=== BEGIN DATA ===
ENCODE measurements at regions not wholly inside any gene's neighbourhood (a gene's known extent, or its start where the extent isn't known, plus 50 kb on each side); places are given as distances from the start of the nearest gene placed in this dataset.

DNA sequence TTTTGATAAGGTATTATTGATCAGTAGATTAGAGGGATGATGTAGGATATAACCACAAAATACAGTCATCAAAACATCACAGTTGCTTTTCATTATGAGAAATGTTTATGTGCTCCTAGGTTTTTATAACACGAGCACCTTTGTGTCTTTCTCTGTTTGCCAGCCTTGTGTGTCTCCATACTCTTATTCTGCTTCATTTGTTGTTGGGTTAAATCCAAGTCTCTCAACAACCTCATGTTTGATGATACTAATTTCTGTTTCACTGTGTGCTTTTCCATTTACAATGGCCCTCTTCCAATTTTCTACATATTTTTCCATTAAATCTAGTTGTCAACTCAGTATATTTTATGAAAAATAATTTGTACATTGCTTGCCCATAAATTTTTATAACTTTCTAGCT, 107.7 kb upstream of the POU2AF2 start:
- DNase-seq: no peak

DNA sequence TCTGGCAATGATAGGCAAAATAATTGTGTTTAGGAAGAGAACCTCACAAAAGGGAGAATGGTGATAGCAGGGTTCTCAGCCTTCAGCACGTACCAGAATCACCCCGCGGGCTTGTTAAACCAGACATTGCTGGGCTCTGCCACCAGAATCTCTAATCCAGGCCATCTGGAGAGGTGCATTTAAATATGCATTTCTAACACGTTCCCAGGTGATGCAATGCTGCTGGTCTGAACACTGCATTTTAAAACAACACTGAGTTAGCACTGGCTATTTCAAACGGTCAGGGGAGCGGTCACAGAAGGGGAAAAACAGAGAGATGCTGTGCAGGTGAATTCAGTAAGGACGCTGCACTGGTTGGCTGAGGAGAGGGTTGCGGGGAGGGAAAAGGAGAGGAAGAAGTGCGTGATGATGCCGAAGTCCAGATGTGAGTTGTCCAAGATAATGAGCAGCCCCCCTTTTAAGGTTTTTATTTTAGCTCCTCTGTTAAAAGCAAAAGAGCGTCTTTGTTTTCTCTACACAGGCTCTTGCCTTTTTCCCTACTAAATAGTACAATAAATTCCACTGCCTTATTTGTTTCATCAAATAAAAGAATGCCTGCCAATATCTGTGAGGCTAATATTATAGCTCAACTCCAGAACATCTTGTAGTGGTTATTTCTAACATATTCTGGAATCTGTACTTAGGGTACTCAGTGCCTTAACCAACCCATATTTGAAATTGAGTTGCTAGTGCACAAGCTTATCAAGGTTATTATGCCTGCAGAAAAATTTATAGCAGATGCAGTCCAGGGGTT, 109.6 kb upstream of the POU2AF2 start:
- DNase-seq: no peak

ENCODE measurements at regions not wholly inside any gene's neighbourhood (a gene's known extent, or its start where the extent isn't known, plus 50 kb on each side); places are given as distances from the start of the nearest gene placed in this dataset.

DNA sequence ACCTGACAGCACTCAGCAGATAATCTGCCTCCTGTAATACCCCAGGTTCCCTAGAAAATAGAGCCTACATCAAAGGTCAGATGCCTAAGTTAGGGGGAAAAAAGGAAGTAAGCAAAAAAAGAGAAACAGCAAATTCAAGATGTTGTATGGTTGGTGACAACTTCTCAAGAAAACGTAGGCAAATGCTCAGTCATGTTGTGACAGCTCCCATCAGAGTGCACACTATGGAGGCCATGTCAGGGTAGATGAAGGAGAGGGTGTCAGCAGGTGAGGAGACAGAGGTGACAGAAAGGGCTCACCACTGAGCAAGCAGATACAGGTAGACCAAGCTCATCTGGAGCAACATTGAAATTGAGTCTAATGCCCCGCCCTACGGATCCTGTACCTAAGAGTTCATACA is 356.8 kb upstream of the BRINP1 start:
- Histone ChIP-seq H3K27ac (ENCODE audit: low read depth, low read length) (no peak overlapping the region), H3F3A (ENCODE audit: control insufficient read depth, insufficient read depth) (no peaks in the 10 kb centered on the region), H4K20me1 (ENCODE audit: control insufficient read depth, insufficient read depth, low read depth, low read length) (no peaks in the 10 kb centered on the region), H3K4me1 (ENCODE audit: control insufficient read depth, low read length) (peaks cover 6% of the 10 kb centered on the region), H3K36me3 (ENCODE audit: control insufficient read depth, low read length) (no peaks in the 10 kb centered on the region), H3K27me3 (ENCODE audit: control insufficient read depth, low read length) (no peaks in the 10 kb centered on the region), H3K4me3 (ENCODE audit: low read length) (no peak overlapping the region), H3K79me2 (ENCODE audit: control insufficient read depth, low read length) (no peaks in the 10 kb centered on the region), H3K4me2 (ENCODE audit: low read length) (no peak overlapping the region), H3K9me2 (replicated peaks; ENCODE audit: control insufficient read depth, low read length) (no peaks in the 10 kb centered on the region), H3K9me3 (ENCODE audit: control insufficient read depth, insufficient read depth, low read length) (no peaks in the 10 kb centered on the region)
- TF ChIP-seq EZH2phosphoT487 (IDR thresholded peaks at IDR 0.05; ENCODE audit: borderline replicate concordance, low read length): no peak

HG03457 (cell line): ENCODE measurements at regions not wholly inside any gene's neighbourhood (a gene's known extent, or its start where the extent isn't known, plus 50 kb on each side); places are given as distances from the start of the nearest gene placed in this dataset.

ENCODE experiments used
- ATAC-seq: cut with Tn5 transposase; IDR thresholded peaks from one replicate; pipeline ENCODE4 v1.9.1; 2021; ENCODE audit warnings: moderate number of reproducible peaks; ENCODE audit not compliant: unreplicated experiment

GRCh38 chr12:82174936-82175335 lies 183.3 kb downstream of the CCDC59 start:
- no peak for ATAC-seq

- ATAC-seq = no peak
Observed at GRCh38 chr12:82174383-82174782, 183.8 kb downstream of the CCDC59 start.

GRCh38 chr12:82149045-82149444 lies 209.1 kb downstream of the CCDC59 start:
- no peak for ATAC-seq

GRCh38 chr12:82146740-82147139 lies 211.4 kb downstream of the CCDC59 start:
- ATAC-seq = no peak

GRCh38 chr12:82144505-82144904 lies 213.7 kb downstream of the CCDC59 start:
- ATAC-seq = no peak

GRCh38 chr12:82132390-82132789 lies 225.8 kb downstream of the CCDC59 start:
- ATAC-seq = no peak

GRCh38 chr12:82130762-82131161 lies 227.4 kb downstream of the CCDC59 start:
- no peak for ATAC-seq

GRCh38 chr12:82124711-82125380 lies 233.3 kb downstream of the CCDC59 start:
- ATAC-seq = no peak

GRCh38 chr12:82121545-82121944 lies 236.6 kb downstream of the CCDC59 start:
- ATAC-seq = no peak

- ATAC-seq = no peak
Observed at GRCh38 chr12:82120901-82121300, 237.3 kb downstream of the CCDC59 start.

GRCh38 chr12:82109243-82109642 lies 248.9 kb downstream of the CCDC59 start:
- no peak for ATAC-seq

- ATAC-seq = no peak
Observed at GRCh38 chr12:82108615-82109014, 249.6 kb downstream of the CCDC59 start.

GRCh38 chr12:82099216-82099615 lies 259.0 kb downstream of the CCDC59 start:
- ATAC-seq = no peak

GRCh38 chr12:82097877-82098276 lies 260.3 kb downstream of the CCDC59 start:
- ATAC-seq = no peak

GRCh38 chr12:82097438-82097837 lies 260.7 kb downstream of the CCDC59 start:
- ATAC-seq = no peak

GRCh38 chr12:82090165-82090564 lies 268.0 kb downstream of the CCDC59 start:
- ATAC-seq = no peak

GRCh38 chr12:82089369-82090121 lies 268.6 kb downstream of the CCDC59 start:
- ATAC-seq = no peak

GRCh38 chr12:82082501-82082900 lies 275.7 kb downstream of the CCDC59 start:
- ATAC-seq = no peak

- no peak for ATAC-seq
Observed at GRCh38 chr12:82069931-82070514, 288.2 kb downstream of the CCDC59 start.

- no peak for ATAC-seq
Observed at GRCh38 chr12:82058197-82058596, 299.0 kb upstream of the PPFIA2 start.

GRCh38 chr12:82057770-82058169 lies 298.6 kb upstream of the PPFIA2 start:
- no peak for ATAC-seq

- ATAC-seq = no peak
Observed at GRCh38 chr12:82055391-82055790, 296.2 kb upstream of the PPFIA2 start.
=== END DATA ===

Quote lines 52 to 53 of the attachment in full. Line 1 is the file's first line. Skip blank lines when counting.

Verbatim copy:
Observed at GRCh38 chr12:82058197-82058596, 299.0 kb upstream of the PPFIA2 start.

GRCh38 chr12:82057770-82058169 lies 298.6 kb upstream of the PPFIA2 start: